Tell us about your tour vehicle.
Hello! Since 98 I have toured mostly in Europe and Aus/NZ. For transport we use the train systems. (NZ has a very good Greyhound type bus system). This started out as an old fashioned rail pass education. I would go to STA Travel, a student travel company, and look for deals in each country and do everything months in advance. I will list now the advantages of train transit for touring.
You pack as light as possible and make it so you can pick up and carry everything from the platform zone to a taxi stand outside the station. This means backpacks, small amps, djembes not drum kits.
The train sets you down in the center of town usually right by your venue so you can walk or pile into one or two taxis. You tip the taxi drivers well and these guys offer a good chance to make friends in far off lands so you are out of the tour parking lot dressing room bubble which is good for your outlook and general health.
You get in shape quick. Being out of shape and in general run down health happens to touring musicians. I just don’t go to the gym. So I need to hike and lift and do chores. You will be in the best shape of your life after a train tour. You will sing with more strength because of all the fresh air on early morning platforms.
US touring happens with a rent a car. I have done train tours on the Amtrak east coast and west coast lines. It works but the low # of trains crossing the country makes the entire tour split up between trains, buses, rent a cars, planes.
Now with cheap last minute travel and internet deals you can make up your mind at the last minute. This is what Ingunn (Ringvold) and I do we decide between train, bus (Greyhound) or rent a car at the last minute sometimes day of show.
How do you eat cheaply and/or healthy while on tour?
Breakfast at hotel or coffee shop, we like to stop at delis and buy cold sandwiches and olives and hummus for lunch and eat outside in a park. Dinner has to be light because of upcoming show so light is cheap and healthy. Late night soup and banter session is my favorite thing to do if you are in a 24 hr town. Soup is super healthy for singers and makers of song.
How many strings do you break in a typical year? How much does it cost to replace them?
I started as an acoustic player. Now live I play the electric because it is better for having a coordinated sound night after night. I like the wound G, so I found a set of Jazz flat wounds with a 20 wound G that I like and sound good. I never really break strings because I tune 1/2 down. Cost of strings per year I would put at $250 – $300. If you are touring a lot for sure that cost I change after every run 12-15 shows. I have old vintage thin frets so the intonation is better with newer strings.
Where do you rehearse?
We rehearse at home. I have spent most of my musical life writing. This is what I enjoy doing. Rehearsing for a tour takes place but I have found out that nothing really prepares you for the live performance except just doing it. Live music can be the land of curveballs. A lot of people get very strict cause they are tired of the variables that happen in live music venues. I try to find the middle ground of having a good experience regardless of some chaotic circumstances.
What was the title and a sample lyric from the first song that you wrote?
I worked on songs at my Grandmother’s apartment where I lived for two years of High School. I think these were more sketches. She had a Lucky 13 album by Bert Jansch so things were bluesy and probably about dating. I was into the folk blues folk revival of the 60s and liked that music so I was not really a rocker. Arranging and harmony and various instruments happened because I was always involved with music and looking to expand. You find out that you can hear things and trust yourself to write and this comes to people at different times and in different ways. Ingunn has a natural musical talent that she was able to develop in her own way, too. Now for younger musicians they have specific schools and YouTube seminars – I applaud this because the old way you spend a lot of time searching and now the learning tools are right there. The first memorized songs I wrote were songs that ended up on the Bunkhouse and Twin Tone albums.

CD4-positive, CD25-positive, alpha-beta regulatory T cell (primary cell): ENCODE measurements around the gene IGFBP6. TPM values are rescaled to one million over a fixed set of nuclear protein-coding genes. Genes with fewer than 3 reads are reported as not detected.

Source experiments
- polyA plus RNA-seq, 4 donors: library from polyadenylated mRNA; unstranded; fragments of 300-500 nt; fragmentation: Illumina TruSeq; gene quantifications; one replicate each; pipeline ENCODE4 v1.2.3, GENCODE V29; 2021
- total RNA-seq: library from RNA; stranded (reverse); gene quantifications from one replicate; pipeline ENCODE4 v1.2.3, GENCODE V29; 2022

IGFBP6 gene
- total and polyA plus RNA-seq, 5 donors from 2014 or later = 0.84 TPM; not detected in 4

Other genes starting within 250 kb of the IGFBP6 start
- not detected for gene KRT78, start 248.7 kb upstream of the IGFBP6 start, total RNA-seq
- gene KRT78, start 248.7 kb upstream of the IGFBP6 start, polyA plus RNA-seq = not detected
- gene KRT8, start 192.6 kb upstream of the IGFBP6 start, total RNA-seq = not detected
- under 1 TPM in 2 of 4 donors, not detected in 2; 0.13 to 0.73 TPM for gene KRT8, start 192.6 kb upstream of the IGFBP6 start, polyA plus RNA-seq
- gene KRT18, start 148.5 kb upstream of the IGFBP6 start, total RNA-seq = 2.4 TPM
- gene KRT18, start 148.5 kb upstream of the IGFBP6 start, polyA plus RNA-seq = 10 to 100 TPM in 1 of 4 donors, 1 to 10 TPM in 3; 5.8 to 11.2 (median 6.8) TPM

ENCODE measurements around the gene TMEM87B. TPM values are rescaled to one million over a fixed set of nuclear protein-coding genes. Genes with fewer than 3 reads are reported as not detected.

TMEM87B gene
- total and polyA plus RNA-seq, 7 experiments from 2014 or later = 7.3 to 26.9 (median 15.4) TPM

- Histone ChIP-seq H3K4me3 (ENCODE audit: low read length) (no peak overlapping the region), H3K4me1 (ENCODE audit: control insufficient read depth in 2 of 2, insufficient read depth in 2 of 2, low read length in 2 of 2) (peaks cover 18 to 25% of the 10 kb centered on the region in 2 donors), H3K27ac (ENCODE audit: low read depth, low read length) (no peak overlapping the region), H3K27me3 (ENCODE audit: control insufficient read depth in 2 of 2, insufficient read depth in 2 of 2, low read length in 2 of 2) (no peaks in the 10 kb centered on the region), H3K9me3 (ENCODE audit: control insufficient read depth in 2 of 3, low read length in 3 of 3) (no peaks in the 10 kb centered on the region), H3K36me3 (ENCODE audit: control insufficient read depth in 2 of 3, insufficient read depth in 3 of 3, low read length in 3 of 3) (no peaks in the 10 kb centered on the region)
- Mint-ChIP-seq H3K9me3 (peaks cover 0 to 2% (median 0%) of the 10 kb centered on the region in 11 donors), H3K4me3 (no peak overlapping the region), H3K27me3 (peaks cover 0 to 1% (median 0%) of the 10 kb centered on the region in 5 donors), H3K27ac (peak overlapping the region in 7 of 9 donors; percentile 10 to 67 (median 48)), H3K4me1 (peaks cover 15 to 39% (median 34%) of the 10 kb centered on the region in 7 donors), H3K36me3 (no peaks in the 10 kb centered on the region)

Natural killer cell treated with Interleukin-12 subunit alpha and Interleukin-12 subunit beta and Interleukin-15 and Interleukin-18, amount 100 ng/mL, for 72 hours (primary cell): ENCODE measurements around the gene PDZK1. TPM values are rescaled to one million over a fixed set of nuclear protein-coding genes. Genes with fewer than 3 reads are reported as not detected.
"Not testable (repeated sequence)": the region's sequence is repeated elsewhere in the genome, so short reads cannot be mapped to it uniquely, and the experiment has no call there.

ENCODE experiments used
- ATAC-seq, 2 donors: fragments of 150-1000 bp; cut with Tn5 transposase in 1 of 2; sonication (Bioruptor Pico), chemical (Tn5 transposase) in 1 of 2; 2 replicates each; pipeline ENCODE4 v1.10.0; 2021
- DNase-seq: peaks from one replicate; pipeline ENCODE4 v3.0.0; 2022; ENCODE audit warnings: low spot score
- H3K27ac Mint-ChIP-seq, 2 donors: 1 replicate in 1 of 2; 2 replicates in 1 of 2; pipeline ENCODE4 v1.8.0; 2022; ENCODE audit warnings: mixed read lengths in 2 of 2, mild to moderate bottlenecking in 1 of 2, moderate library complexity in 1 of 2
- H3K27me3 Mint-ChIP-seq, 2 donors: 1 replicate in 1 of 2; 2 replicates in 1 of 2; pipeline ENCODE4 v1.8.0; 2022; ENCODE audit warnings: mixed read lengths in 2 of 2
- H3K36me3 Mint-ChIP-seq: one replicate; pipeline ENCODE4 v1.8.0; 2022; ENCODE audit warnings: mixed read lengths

Describe your first gig.
In places where beer drinking and cigarette smoking in tandem was the feature.
What was your last day job? What was your favorite day job?
I worked as an assistant teacher for a CA school district. I really liked that job and brought the dulcimer to the class and was also involved with art class instruction. The problem is touring. When you tell an employer you are going on a tour they say ok but you don’t have a job when you get back unless you are working for your family or friends or good contacts.
How has your music-related income changed over the past 5-10 years? What do you expect it to look like 5-10 years from now?
I keep going and keep my expenses down. We camp for fun and we do all our meal cooking at home. We do our own recording and studio engineering. It’s a way of life for people who have something that moves them to create sound.
What one thing do you know now that you had wished you knew when you started your career in music?
This is about the technical prowess of the younger generation. I talked about this earlier but a lot of my early focus in my mind concerning songwriting was trying to uncover some deep experience that was hidden from sight that you could only unravel by life experience or lonely hikes across either bleak or beautiful landscapes. There was no thought of music school or camp or video riff gathering. The straight forward climb up Mount Music by the YouTubers is amazing to me after my long years of dwelling and zig zagging in small gatherings about the musical meaning of it all!